Strategic Factory: ‘Can do. Will do. Happy to!’
For the team at Strategic Factory — located in Owings Mills, Maryland — being an innovator in the printing industry is all about attitude: knowing what jobs to willingly and happily say “yes” to, communicating with all employees from management down, and being open to change.
Keith Miller, president and CEO, is all about the right attitude. From the time he moved to the U.S. from South Africa in 1999 to now, he has strived to build a culture that’s attractive both inside and outside, and the current team at Strategic Factory is living, breathing proof of that. Like any print service provider (PSP) that’s been in business for years, they’ve seen their fair share of challenges, but according to Miller, when you surround yourself with a team that’s willing to learn, listen, and grow, success will find you.
Listen and Change
Miller’s background wasn’t in print — his original calling was an electrical engineer. When he arrived stateside in ’99, he partnered with a print franchise and enjoyed a number of years working with that company. However, after 18 years he strategically separated from that franchise and now runs Strategic Factory, a single-point provider for printing, signage, branding, and marketing that is, by all accounts, thriving.
“We don’t really have a specialty,” Miller says. “We provide everything on the print side. The goal is to be the single-point provider for all things branding a company might need.” For Strategic Factory, that means printing, mailing, promotional products, branded apparel, wide-format, and more recently, fabricated architectural signage.
The company currently employs around 150 employees spanning 100,000 sq. ft. across three different facilities. But if you backpedal a few years to when the COVID-19 pandemic hit, things looked a little different. “We dropped to about 30 people during COVID,” Miller says. “We primarily did personal protective equipment (PPE) at that time.” In the end, those were just a few moments that exemplify what makes the business an innovator — the strong attitude to keep going. “We figured out how to get [the PPE] items during that time,” he continues. “We embraced change and listened to our customers to figure out the solution.”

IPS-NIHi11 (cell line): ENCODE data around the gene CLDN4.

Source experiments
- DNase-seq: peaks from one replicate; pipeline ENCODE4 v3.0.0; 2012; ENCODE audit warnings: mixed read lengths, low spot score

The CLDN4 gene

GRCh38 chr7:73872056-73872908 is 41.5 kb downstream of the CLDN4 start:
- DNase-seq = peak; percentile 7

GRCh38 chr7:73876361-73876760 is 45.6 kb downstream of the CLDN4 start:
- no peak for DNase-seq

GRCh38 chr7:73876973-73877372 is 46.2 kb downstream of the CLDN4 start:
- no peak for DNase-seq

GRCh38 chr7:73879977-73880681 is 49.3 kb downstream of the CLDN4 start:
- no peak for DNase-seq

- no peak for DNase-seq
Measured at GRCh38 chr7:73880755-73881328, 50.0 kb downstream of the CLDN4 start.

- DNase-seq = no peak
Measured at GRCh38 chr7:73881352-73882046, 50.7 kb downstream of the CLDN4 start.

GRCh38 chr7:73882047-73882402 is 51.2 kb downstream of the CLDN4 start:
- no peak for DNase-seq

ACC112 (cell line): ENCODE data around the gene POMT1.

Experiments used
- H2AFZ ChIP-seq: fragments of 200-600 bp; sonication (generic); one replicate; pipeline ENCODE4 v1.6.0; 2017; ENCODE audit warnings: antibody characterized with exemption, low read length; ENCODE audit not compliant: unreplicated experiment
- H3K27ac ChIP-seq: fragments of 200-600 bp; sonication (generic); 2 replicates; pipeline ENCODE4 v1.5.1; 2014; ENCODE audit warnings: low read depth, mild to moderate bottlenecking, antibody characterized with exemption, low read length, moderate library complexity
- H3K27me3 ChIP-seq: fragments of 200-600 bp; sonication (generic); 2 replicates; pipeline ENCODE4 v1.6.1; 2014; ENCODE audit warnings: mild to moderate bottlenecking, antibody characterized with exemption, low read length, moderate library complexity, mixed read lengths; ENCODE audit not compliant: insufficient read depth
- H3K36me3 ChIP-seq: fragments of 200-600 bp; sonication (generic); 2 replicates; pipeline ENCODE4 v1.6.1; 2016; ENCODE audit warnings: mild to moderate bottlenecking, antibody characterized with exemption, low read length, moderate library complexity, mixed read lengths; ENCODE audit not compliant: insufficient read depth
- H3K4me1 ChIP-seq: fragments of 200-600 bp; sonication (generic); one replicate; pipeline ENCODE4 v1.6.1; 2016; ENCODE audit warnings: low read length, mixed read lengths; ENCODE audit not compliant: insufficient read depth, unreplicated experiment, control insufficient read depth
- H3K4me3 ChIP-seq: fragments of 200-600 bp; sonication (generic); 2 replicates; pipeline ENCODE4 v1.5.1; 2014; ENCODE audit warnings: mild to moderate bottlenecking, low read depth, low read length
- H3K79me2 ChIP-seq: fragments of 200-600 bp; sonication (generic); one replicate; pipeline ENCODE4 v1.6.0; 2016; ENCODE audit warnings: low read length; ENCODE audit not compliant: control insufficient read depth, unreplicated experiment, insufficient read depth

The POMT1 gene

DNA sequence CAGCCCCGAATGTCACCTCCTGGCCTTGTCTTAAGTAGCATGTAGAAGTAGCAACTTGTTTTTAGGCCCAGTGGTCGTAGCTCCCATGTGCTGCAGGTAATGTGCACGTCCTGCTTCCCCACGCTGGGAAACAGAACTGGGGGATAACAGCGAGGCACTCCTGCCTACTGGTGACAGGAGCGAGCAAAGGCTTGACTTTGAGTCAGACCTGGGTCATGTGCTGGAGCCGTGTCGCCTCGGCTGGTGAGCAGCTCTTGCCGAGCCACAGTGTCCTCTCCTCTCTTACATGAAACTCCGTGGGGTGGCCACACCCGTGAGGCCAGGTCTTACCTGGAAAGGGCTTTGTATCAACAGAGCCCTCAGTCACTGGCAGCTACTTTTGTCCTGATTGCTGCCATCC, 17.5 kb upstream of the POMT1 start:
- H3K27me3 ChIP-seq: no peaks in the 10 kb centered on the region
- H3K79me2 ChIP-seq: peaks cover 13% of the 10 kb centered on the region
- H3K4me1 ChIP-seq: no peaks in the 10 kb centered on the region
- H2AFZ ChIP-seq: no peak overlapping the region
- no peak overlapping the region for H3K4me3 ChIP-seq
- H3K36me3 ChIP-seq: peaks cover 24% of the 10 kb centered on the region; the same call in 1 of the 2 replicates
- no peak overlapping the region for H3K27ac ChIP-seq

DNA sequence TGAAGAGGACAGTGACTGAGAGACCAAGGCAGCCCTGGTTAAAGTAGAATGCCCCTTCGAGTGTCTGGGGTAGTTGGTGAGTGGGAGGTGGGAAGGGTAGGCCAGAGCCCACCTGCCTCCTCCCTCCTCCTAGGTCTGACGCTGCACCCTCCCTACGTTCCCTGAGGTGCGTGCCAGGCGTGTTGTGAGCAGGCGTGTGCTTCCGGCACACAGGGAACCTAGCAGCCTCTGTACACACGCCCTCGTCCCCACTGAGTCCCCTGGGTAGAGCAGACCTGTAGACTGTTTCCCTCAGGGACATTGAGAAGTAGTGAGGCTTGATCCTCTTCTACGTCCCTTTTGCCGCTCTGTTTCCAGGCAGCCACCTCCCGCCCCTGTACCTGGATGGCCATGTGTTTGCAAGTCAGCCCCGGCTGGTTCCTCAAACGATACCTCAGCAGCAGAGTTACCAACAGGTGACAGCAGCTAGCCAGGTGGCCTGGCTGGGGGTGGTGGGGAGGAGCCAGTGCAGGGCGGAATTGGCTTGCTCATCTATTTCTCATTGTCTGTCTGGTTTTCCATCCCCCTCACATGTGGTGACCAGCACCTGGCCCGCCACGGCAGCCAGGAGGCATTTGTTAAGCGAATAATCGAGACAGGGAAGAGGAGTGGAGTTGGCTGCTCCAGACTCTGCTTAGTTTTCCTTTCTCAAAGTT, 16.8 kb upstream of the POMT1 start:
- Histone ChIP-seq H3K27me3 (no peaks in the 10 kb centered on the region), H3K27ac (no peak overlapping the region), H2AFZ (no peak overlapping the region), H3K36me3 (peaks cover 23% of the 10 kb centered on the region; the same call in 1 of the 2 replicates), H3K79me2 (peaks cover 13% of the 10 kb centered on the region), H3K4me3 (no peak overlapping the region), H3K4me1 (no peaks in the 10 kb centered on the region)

Building Company Culture
The initiative of listening to its customers and being open to change as a result is just another cog that keeps Strategic Factory rolling. Not too long ago, it acquired AA Signs, a company that built fabricated signage and offered wide-format printing services, a purchase that was spurred by customer requests.
“Everyone said, why are you buying into print?” Miller says. “But I had more and more customers asking about more services, so it made sense to buy into these services. It seems like one of the first things [customers] ask for after they create a brand or rebrand … is a sign. Internally we call it a gateway product. If I can control that particular offering for a customer, we can take them down the path to offer all our other services.”
Some people call it being a one-stop shop; Miller calls it “one throat to choke — [customers] don’t want to deal with multiple vendors to host their open house, print their cards, send out their marketing gear ... they want one company to do business with.”
Miller adds that AA Signs was exactly what Strategic Factory was looking for when it came to a business acquisition. He notes that the company was a staple in the Baltimore area and their synergies aligned to accomplish mutual goals. “They brought a lot of knowledge and relationships,” Miller says. “They did my signs when I needed signs, so it kind of came full circle. We absorbed all the previous employees — they were moved into one of our facilities, with the build-out targeted to be done by early fourth quarter. We will move all our wide-format into that facility, it will be focused entirely on signage.”
Miller says there’s a strategy to both growth and acquisitions, and that strategy is, you guessed it, about getting the right people with the right attitude on board. “We want people to have a willingness to do the job,” Miller says. “No negative attitudes allowed. We build lasting relationships, understand needs, strive to find solutions, respect different perspectives, and create next-level teamwork.”
A Great Attitude
It becomes abundantly clear when talking to Miller that relationships are of the utmost importance. This isn’t limited to relationships with customers or other businesses, either. It also extends within the internal company culture. “Our culture is ‘Can do. Will do. Happy to!’” Miller states. “It’s more than the job — it’s being good people creating lasting relationships.”
Miller strongly feels it is this point that stands out among the rest as defining Strategic Factory as an industry innovator. “I think it’s the culture, the people — we have an incredible team that’s a group of committed, smart, hard-working individuals,” he says. “Without these incredible people, we’d never get it done. Have we made good equipment and product decisions? Sure. But it’s about finding great people for the team that makes the difference.”
“We want people to have a willingness to do the job,” he continues. “They follow through, are dependable, and consistent. We want team players that lead by example.” This comes full circle back to the concept of having a great attitude. For Keith Miller and the team at Strategic Factory, being an innovator is not just one thing — it’s good business decisions, both internal and external, that are based on relationships, communication, and ultimately, a great attitude.